UK competition authorities may rule that JD Sports Fashion has to sell Footasylum in order to ensure that the sportswear market stays competitive.
The Competition and Markets Authority (CMA) today released its provisional findings that JD Sports’ takeover of Footasylum could leave customers worse off, whether they shop in-store or online, according to provisional findings from UK competition authorities.
In the second phase of its investigation into the deal, the Competition and Markets Authority (CMA) has found that JD’s £90m acquisition of Footasylum, completed last year, would “substantially lessen competition” across the UK.
As a result of the deal, says the CMA, shoppers could see less discounting from events such as end of season sales and Black Friday promotions, and they could enjoy a lower level of customer service, and less choice in store and online. The CMA is now considering whether JD Sports should have to sell Footasylum – and will make a decision by May 11.
In the meantime, it is asking for views on possible remedies by February 25, and on its provisional findings by March 3, and will assess the evidence before making a final decision.
Kip Meek, chair of the independent inquiry group leading the investigation, said: “This is a large and growing market in the UK, so it is important that the CMA carefully scrutinises a deal between two key rival businesses.
“We’re currently concerned that shoppers could lose out after the merger, for example through fewer discounts and less choice in stores and online. This could particularly affect younger customers and students, who shop in JD Sports and Footasylum.”
The CMA says that in 2018 UK shoppers spent more than £5bn on sports clothing and footwear, and that JD Sports, with about 375 UK shops, is the largest retail brand in the growing athleisure market. It has considered surveys questioning more than 10,000 JD Sports and Footasylum customers as well as evidence from the companies, from competitors and suppliers and found that the two retailers compete for many of the same customers.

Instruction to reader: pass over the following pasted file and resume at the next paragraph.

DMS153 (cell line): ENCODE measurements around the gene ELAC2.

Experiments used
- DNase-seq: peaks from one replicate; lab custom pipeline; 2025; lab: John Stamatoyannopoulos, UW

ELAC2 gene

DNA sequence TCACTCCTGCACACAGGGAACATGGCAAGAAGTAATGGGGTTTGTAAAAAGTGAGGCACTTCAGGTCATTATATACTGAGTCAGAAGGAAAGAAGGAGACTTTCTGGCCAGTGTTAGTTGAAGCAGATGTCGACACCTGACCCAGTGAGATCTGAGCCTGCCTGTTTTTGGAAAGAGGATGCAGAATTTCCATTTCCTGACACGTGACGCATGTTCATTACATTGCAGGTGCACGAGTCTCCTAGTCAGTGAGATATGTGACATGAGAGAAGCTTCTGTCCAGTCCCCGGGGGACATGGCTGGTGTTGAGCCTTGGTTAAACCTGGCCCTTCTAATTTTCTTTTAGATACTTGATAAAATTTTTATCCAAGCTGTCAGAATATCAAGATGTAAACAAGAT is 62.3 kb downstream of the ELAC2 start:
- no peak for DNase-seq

But JD Sports says that the findings do not reflect the “intensive and dynamic” competitive reality of the UK sports retail market, in which retailers selling third-party brands not only compete with each other but with online pureplays and the brands themselves. It says that it “cannot comprehend how the CMA concludes that Nike and Adidas will not be significantly stronger competitors int he marketplace over the next few years.” It also says that its strategy is all about delivering a “market-leading, best-in-class consumer focused experience” across its global markets – and that Footasylum will only account for 2% of its revenues in its current financial year, having a market share of less than 5% in the UK.
JD Sports Fashion executive chairman Peter Cowgill said: “The CMA’s provisional decision is fundamentally flawed and demonstrates a complete misunderstanding of our market to an alarming extent, given its six-month review.
“The competitive landscape described by the CMA is one which neither I, nor any experienced sector analyst, would recognise. Just take a walk down any major UK high street or search for Nike or adidas trainers on Google and you can see for yourself how competitive this marketplace really is.
”The CMA’s provisional findings do not reflect the objective evidence, with excessive weight being placed on surveys asking hypothetical questions of a small sample of selected customers equivalent to less than 25% of the footfall of one JD store in Manchester for one week, rather than assessing the reality of how consumers actually shop on a national scale.
“When the group made its offer in March 2019, it was our intention to support Footasylum and its employees to grow the business and increase the quality, range and choice of products available to customers.
“We remain convinced that a combination of the two businesses would provide significant long-term benefits to customers, colleagues and brand partners, while maintaining Footasylum’s presence on the high street as the music-inspired casual retailer which it is today.”
Commenting, Richard Lim, chief executive of retail analyst Retail Economics, said the CMA decision suggested a new “hands-on” approach to shaping the retail industry. “The sportswear industry is undergoing significant structural with the impact of online platforms, social media influencers and global brands selling directly to consumers all competing for consumers’ attention,” he said. “Shoppers have more choice than ever before through a multitude of digital, physical and social channels. The emergence of luxury ranges entering the athleisure market also makes defining sportswear all the more challenging.
“The sector is evolving at a fierce pace with competition arising for previously unimaginable channels. This will only continue to accelerate and businesses will need to embrace change and reinvent themselves to remain relevant, which is at the heart of the proposed merger.”
Image courtesy of Footasylum